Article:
Warner Bros.’ rookie sitcom, Two and a Half Men, stayed atop syndication’s off-network pack for the second week in a row, jumping 5% to hit a season-high 4.3 national household live-plus-same-day rating, according to Nielsen Media Research.
CBS’ Everybody Loves Raymond also climbed 5% to a 4.3 but that was only good enough for second place. Two shows tied for third: Sony veteran Seinfeld moved up 5% to a season-high 3.9, while Twentieth Television rookie Family Guy fell 3% to the same number.
Warner Bros.’ Friends took fifth place, unchanged at a 2.9, followed by Sony’s King of Queens at a 2.8, down 3%. Warner Bros.’ other freshman, George Lopez, leaped 4% to hit a season-high 2.7.
Sitcoms were the only genre to see mostly week-to-week improvement in the week ending Nov. 4, which included Halloween Wednesday, Oct. 31. Even though the week was the first of the November sweep, levels of households using television declined sharply from the prior week, dropping more than 2.3 million viewers.
In daytime, not a single court show increased for the week. CBS’ Judge Judy dropped 6% to a 4.7, although it was the only show in first-run to improve season-to-date versus last year. In second place, CBS’ Judge Joe Brown fell 3% to a 2.8. Warner Bros.’ People’s Court dipped 4% to a 2.4. Warner Bros.’ Judge Mathis declined 5% to a 5.1. Twentieth’s Divorce Court, which hit a season high the prior week, fell 14% to a 1.8, while Twentieth’s Judge Alex fell 5% to a 1.8. Sony’s Judge Hatchett was unchanged at a 1.3. Finally, Twentieth’s Cristina’s Court plunged 14% to a 1.2, while Sony’s Judge Maria Lopez was flat at a 0.9.
Three talk shows gained on the week: CBS’ The Oprah Winfrey Show, the top talker, gained 2% to a 5.8; CBS’ Dr. Phil jumped 7% to a 4.8, earning the show’s highest rating in 23 weeks; and CBS’ Montel Williams, in seventh place, was up 7% to a season-high 1.6.
Among the other top-tier talk shows, Disney-ABC’s Live with Regis and Kelly, Warner Bros.’ The Ellen DeGeneres Show and CBS’ Rachael Ray all held steady with the prior week at 3.1, 2.1 and 2.0, respectively. On Monday, Rachael Ray scored its highest ratings of the season in the metered markets, winning a 2.5 rating/7 share with her “So You Think You Can Cook” competition, in which Ray is winnowing out wanna-be chefs each day.
None of the rookie shows was up for the week. Warner Bros.’ TMZ, the only new access magazine, dropped 6% to a 1.7. In daytime, NBC Universal’s Steve Wilkos fell 10% to a 0.9. Sony’s Judge David Young was flat at a 0.9, tying Wilkos. Twentieth’s The Morning Show with Mike and Juliet slipped 11% to a 0.8. Program Partners’ Merv Griffin’sCrosswords, Twentieth’s Temptation and Radar Entertainment’s Jury Duty were all unchanged at a 0.8, 0.5 and 0.2, respectively.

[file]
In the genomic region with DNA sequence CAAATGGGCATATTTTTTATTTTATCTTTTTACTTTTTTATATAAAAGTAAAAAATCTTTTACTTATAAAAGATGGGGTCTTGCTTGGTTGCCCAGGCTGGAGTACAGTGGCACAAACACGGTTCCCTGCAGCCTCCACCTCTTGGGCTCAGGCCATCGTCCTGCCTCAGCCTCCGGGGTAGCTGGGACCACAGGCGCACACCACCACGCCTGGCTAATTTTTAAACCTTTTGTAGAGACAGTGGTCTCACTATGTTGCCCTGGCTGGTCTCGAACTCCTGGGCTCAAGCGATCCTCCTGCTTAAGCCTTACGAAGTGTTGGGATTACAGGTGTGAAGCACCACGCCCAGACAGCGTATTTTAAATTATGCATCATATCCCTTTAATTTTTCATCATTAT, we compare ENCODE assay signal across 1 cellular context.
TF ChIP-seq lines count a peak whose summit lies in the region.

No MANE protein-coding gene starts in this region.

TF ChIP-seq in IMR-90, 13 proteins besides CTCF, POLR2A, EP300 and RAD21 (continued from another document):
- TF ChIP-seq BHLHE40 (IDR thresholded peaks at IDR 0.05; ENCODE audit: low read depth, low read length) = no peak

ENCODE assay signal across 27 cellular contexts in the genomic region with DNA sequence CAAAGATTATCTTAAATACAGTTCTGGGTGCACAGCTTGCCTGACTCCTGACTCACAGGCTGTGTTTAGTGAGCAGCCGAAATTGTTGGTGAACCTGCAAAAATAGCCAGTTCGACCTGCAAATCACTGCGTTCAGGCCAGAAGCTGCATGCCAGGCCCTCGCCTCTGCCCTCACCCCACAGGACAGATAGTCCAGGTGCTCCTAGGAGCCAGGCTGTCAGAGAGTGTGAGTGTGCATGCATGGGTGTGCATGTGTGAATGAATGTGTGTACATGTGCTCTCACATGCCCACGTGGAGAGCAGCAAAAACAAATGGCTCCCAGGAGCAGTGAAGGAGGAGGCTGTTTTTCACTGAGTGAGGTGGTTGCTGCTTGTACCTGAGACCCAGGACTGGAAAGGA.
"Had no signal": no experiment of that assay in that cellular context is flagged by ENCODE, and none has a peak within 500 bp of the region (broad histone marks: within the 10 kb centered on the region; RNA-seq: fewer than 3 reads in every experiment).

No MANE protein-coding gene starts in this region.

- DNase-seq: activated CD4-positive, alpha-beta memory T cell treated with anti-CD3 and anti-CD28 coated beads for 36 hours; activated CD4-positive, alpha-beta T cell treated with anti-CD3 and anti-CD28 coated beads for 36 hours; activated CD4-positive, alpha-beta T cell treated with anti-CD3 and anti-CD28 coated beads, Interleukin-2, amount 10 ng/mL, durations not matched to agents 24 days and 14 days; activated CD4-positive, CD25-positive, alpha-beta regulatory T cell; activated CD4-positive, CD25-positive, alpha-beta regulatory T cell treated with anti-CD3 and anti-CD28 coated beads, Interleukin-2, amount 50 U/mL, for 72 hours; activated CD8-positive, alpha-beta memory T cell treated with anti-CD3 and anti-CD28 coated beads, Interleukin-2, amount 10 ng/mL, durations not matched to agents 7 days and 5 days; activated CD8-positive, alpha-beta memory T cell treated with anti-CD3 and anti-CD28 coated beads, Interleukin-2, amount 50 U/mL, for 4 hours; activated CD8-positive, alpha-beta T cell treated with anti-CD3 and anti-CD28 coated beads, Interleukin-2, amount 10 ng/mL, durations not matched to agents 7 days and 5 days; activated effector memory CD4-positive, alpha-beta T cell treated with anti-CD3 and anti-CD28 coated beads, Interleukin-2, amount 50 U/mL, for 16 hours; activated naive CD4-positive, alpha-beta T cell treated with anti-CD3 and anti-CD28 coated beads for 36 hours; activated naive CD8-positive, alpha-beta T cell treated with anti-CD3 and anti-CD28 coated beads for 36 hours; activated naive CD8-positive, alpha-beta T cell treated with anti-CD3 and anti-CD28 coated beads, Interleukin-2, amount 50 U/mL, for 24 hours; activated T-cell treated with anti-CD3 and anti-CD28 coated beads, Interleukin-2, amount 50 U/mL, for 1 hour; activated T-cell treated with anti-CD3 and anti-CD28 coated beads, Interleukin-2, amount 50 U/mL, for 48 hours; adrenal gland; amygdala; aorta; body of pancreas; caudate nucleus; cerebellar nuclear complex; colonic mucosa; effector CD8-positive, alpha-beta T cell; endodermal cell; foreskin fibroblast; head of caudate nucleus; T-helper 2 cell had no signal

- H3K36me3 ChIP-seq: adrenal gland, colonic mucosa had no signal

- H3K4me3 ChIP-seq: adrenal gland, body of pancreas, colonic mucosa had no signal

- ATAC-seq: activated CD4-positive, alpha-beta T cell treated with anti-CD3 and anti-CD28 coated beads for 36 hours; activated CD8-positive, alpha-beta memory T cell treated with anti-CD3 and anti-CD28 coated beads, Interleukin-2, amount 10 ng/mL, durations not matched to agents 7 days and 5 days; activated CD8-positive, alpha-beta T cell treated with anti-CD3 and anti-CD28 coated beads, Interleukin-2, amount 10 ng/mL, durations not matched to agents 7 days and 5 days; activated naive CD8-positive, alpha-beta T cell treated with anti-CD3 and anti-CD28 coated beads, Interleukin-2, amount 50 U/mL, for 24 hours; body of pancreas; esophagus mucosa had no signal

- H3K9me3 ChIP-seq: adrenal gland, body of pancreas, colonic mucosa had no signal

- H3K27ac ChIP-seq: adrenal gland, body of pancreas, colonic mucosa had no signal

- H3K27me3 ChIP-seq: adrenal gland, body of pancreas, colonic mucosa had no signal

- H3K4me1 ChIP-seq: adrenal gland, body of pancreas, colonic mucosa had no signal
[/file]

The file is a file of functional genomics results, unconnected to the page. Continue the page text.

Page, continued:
NBCU’s rookie off-net strip, Law & Order: Criminal Intent, fell 7% to a 1.4.
Meanwhile, NBCU’s other off-net rookie, the weekly Law & Order: Special Victims Unit, rebounded from the prior week’s season-low 2.0 to climb 25% to a season-high 2.5. Warner Bros.’ Cold Case, also a rookie in its first year in syndication, was unchanged at a 2.5.
In access, only CBS’ Entertainment Tonight gained on the week. ET scored a 4.9, up 2% for the week to hit its highest number in 21 weeks. CBS’ Inside Edition dropped 3% to a 3.4. CBS’ The Insider was off 4% to a 2.5. NBCU’s Access Hollywood fell 4% to a 2.4. And Warner Bros.’ Extra fell 6% to a 1.7 to tie with newcomer and corporate sibling TMZ.
The top two game shows hit season highs and were up for the week: CBS’ Wheel of Fortune gained a slight 1% to a season-high 7.9, and CBS’ Jeopardy! jumped 3% to a season-high 6.6. Disney-ABC’s Who Wants to Be a Millionaire was flat at a 2.9 and Debmar-Mercury’s Family Feud slipped 6% to a 1.7.
Contributing editor Paige Albiniak has been covering the business of television for nearly 25 years. She is a longtime contributor to Next TV, Broadcasting + Cable and Multichannel News. She concurrently serves as editorial director for entertainment marketing association Promax. She has written for such publications as TVNewsCheck, The New York Post, Variety, CBS Watch and more. Albiniak was B+C’s Los Angeles bureau chief from September 2002 to 2004, and an associate editor covering Congress and lobbying for the magazine in Washington, D.C., from January 1997-September 2002.
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